For the second year in a row I am teaching a class through our Capital Region Teacher Center called, "Newbery and Beyond."  It's mostly for classroom teachers and librarians who are interested in learning how I run my Mock Newbery project with tips on how to begin one in their buildings.  Last year I pretty much kept it at Newbery but this year I am sprinkling in other awards like Caldecott and Geisel.  The teachers range from elementary librarians and as young as first grade teachers to middle and high school librarians and classroom teachers so I'm working hard to keep them all engaged.  I also have some repeat students so that keeps me on my toes to make it interesting for them, too.

Our first session was last month and we had the great pleasure of welcoming 2016 Caldecott winner, Sophie Blackall and her partner on the Benevento series, John Bemelmans Marciano.  I invited my Reading Ambassadors to welcome them on our red carpet, which proved to be quite a thrill for Sophie and John. And then the class was honored with their extreme presence.  If you ever have the opportunity to see them speak, drop everything and do it.  They are such lovely and talented people.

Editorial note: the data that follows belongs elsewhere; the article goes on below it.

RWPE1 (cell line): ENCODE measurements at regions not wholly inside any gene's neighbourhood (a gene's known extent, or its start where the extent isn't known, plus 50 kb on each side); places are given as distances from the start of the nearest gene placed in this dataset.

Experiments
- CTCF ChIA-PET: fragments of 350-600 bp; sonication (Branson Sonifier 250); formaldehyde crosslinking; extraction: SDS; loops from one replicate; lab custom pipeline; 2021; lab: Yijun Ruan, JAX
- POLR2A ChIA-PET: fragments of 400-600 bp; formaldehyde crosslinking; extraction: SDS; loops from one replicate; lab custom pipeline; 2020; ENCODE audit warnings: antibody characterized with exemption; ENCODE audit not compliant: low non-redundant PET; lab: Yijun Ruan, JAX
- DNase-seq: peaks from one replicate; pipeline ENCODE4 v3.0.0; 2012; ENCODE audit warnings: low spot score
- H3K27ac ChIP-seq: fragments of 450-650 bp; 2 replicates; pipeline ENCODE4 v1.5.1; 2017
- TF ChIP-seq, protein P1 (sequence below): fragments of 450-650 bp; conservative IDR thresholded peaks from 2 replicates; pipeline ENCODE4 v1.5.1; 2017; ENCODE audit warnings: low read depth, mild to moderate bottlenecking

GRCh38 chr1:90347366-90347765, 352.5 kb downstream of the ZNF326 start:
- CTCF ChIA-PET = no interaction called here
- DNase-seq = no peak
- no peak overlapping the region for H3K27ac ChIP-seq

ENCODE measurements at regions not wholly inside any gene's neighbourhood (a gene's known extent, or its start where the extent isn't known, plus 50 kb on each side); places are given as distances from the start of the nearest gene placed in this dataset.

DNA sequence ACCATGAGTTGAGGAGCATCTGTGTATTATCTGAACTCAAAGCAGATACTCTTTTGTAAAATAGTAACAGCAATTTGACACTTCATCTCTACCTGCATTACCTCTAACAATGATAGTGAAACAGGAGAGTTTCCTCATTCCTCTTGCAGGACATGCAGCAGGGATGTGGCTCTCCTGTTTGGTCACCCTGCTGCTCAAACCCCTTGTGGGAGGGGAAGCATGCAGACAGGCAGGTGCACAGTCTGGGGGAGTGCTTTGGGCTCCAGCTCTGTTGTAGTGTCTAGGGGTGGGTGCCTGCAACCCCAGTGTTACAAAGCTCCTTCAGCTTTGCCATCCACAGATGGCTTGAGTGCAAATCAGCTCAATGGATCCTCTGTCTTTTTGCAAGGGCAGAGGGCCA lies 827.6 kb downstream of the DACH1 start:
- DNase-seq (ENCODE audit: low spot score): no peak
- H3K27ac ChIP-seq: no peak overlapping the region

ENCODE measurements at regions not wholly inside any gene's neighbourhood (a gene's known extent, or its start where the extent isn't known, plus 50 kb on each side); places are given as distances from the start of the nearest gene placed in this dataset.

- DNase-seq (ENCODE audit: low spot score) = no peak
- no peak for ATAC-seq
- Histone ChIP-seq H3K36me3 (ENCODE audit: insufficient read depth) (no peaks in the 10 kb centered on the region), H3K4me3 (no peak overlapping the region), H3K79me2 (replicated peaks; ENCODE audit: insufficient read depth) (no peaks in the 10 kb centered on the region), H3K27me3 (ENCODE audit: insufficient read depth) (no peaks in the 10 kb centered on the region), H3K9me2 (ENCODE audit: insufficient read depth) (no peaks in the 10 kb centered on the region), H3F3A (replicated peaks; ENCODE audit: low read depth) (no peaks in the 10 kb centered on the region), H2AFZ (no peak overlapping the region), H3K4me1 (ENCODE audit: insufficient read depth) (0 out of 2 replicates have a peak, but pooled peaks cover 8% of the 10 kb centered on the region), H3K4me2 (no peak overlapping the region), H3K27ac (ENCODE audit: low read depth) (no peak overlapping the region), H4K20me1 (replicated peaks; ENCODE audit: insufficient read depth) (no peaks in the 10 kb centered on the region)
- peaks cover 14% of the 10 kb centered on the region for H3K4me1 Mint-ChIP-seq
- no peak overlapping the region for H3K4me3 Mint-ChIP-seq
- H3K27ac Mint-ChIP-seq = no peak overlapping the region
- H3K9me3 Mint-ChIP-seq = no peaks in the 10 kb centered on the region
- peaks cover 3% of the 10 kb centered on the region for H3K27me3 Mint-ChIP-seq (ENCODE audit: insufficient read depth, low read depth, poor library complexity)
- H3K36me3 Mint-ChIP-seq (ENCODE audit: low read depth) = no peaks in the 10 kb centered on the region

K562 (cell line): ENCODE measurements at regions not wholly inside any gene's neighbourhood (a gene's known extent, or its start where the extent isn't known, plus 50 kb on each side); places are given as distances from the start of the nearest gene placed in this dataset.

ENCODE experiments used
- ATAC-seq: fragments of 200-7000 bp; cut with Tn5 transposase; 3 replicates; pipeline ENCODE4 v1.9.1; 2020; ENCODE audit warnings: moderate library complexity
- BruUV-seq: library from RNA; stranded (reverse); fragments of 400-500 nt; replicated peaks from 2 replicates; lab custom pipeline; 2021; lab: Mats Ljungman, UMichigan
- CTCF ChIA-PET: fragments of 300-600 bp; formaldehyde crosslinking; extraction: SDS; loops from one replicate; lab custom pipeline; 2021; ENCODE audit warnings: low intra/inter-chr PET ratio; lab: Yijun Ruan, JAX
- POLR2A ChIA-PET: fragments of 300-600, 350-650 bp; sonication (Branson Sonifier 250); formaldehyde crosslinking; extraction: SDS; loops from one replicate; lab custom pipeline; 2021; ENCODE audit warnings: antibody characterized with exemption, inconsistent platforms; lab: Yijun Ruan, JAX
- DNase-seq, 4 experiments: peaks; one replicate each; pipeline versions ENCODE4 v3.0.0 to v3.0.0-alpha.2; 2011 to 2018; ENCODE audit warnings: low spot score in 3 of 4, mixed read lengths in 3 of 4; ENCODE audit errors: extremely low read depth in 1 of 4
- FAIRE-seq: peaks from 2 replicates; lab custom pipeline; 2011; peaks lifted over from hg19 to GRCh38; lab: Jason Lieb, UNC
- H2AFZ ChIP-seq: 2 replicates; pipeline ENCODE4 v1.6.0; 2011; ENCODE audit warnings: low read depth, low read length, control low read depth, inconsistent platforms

Sophie is a great leaper!


The Schodack crew with Sophie and John

So how was I ever going to live up to that first class?  I invited a local librarian who is a former member of a Caldecott Committee to speak about the process, picture books and more.  Unfortunately, she became ill and will reschedule.  What to do now?  I let my fingers do the tapping and quickly sent emails to parents of former students asking if they were able and willing to speak to a group of adults about their experience on the Newbery project.  I could not be more proud.